I remember watching Tarzan as a kid and hearing the declaration “The jungle…this is my domain…and I protect those who come here. For I am Tarzan, lord of the jungle” at the beginning of every episode. Well Google has taken up the public domain cry and in effect has said “This is public domain and we share it with all. For we are Google, lord of information.” Google’s latest cool offering is in Google books. As Google puts it “Starting today, you can go to Google Book Search and download full copies of out-of-copyright books to read at your own pace. You’re free to choose from a diverse collection of public domain titles — from well-known classics to obscure gems.”
The CNET article about the service notes that Google seems to be taking a somewhat conservative approach to the definition of what is in the public domain including screening access based on different country’s laws. Indeed Google cautions users to “please confirm the legality of your actions. The rules of public domain differ from country to country, and we can’t offer guidance on whether any specific use is allowed. Please don’t assume that a book’s appearance in Google Book Search means it can be used in any manner anywhere in the world.”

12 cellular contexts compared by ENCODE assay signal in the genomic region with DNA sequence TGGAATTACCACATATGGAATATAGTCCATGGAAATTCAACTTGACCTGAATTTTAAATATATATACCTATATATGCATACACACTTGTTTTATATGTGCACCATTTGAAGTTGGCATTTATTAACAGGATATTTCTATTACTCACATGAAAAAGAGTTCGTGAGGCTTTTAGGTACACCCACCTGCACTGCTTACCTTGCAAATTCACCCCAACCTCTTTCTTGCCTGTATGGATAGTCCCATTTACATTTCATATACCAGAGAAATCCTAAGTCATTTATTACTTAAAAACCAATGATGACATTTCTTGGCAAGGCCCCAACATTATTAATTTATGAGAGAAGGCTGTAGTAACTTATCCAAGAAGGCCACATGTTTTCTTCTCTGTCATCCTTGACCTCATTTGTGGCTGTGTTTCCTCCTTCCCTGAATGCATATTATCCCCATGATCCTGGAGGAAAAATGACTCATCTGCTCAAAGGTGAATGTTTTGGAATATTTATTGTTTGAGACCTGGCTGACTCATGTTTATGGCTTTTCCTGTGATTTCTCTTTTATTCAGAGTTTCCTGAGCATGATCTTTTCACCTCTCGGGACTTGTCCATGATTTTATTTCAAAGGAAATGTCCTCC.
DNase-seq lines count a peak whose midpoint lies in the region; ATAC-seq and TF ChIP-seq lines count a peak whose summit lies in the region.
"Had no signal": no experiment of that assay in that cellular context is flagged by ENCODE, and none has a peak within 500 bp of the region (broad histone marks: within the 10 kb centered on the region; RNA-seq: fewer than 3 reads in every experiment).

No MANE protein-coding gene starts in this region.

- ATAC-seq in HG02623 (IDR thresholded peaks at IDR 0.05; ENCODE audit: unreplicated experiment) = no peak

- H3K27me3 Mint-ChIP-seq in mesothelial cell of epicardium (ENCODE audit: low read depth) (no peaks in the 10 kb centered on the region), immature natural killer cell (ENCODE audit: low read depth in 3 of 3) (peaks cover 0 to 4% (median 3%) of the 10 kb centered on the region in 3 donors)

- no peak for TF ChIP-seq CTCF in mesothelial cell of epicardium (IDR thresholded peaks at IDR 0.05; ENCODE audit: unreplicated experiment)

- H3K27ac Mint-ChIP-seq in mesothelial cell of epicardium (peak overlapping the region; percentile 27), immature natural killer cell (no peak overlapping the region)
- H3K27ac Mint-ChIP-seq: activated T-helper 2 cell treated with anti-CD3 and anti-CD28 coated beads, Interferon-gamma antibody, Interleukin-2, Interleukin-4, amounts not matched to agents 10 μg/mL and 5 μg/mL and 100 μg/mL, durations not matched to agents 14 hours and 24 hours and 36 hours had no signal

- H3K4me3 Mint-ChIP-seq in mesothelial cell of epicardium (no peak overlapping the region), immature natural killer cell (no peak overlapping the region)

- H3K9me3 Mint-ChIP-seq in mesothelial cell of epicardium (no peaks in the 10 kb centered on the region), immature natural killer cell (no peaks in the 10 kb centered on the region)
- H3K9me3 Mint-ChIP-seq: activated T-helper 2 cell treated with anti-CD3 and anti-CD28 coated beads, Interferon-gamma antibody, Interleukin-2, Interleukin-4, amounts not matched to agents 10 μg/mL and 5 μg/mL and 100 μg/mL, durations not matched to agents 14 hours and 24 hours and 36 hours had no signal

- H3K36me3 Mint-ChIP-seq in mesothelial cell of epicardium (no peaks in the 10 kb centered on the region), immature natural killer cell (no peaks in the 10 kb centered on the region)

My guess is that the disclaimer is a way to combat some publisher who argues Google is liable for contributory infringement. And to me the country access restriction is an interesting way to try and honor differing countries copyright laws without only using the most restrictive definitions, but I wonder whether Google will use that same technology to honor reduced access to this information for political demands. This point was at issue with China already.
Finally some of you may want to check out Paul Heald’s (Georgia) abstract and summary for his empirical study of public domain and copyrighted best sellers. The study examines the hypothesis that copyright extension is necessary to ensure that copyright holders would “restore older works and further disseminate them to the public.” I heard Paul present the piece at the IPSC conference a few weeks ago and his use of the data to reach his conclusion about whether works are under-exploited is worth a look. I won’t tell you the conclusion because that would be a spoiler.